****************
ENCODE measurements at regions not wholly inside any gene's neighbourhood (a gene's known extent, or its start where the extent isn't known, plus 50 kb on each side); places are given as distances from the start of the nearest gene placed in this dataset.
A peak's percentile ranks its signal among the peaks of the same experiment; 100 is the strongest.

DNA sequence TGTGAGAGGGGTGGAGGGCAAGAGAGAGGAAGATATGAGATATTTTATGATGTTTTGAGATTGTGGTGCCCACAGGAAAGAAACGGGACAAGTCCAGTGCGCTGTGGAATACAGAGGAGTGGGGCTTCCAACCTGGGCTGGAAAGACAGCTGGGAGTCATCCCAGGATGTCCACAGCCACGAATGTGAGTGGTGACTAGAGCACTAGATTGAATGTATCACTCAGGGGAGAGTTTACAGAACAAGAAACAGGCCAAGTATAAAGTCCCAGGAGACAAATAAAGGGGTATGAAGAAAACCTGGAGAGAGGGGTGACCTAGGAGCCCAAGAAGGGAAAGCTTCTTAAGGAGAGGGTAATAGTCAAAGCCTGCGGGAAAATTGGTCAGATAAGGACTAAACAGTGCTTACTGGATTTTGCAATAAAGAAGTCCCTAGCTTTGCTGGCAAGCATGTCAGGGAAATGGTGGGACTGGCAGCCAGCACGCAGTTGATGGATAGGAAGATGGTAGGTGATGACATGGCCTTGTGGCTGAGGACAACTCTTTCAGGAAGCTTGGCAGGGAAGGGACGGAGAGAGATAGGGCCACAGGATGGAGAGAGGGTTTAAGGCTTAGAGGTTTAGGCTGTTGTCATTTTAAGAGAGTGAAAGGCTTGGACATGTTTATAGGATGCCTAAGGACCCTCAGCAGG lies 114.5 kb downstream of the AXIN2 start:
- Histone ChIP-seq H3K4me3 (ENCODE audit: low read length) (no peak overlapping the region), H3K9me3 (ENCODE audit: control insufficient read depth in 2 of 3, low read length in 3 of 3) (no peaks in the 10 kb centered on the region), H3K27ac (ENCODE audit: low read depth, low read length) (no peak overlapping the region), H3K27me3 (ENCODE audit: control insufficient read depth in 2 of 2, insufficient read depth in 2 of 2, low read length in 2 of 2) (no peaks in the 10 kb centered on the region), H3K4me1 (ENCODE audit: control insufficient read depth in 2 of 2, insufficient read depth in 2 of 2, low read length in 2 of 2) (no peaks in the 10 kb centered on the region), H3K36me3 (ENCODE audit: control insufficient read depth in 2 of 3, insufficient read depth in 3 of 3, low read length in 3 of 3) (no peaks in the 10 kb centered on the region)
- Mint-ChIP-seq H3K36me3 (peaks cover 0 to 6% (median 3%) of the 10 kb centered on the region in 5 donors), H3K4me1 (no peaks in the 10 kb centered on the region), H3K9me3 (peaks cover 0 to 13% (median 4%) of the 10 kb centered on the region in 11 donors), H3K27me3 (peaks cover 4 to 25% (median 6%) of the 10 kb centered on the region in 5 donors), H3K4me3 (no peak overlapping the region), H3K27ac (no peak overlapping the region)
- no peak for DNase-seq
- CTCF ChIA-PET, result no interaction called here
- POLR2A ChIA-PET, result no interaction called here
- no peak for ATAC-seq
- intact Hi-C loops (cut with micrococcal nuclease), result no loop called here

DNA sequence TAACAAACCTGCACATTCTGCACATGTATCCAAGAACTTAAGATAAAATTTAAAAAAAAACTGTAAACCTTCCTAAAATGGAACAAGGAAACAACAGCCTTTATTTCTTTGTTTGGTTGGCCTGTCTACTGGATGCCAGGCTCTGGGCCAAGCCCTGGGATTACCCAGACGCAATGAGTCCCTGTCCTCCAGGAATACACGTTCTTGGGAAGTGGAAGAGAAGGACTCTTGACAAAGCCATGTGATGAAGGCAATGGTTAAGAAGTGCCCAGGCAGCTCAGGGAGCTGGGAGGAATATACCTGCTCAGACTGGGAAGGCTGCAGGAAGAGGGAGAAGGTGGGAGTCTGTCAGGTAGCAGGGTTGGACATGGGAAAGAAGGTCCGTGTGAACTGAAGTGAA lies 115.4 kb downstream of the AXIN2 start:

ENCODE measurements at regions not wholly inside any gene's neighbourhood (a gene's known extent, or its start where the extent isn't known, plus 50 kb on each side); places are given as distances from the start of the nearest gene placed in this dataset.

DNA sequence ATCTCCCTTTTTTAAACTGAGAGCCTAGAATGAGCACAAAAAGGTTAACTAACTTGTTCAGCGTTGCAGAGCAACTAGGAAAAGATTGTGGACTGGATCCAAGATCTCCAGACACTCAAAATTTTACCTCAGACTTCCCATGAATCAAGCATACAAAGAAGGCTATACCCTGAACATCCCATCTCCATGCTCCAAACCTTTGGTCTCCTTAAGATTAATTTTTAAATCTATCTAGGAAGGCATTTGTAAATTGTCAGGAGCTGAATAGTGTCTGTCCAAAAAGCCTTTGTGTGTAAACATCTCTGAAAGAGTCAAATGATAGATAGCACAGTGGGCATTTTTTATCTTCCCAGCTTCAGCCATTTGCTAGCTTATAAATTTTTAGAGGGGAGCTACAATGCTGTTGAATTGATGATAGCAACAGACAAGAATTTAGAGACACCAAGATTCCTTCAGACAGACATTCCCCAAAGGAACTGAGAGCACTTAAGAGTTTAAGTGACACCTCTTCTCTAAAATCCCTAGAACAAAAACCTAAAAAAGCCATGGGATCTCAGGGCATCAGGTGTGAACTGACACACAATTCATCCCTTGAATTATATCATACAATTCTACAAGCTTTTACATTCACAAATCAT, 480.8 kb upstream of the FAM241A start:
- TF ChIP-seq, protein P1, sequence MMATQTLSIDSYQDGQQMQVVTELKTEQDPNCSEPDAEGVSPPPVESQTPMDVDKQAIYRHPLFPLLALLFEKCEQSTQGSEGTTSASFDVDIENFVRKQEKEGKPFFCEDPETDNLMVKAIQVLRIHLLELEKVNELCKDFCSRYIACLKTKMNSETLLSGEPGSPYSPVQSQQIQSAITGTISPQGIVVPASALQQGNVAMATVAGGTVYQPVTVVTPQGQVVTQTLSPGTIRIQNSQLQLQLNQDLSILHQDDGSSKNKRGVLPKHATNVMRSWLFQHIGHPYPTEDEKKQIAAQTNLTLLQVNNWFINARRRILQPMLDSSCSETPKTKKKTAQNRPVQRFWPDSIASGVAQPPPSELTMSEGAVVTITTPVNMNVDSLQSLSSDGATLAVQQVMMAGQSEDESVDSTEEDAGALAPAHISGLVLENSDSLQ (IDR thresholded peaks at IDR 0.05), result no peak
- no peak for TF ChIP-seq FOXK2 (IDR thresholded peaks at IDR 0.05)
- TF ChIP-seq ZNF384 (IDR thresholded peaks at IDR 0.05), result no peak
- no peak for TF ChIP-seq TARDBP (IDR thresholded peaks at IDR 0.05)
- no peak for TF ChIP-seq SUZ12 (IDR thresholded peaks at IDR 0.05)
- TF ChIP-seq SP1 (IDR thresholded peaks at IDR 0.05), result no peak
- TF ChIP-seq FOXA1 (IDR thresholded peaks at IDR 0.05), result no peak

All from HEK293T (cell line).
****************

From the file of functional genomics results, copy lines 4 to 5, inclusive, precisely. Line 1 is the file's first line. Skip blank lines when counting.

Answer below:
- Histone ChIP-seq H3K4me3 (ENCODE audit: low read length) (no peak overlapping the region), H3K9me3 (ENCODE audit: control insufficient read depth in 2 of 3, low read length in 3 of 3) (no peaks in the 10 kb centered on the region), H3K27ac (ENCODE audit: low read depth, low read length) (no peak overlapping the region), H3K27me3 (ENCODE audit: control insufficient read depth in 2 of 2, insufficient read depth in 2 of 2, low read length in 2 of 2) (no peaks in the 10 kb centered on the region), H3K4me1 (ENCODE audit: control insufficient read depth in 2 of 2, insufficient read depth in 2 of 2, low read length in 2 of 2) (no peaks in the 10 kb centered on the region), H3K36me3 (ENCODE audit: control insufficient read depth in 2 of 3, insufficient read depth in 3 of 3, low read length in 3 of 3) (no peaks in the 10 kb centered on the region)
- Mint-ChIP-seq H3K36me3 (peaks cover 0 to 6% (median 3%) of the 10 kb centered on the region in 5 donors), H3K4me1 (no peaks in the 10 kb centered on the region), H3K9me3 (peaks cover 0 to 13% (median 4%) of the 10 kb centered on the region in 11 donors), H3K27me3 (peaks cover 4 to 25% (median 6%) of the 10 kb centered on the region in 5 donors), H3K4me3 (no peak overlapping the region), H3K27ac (no peak overlapping the region)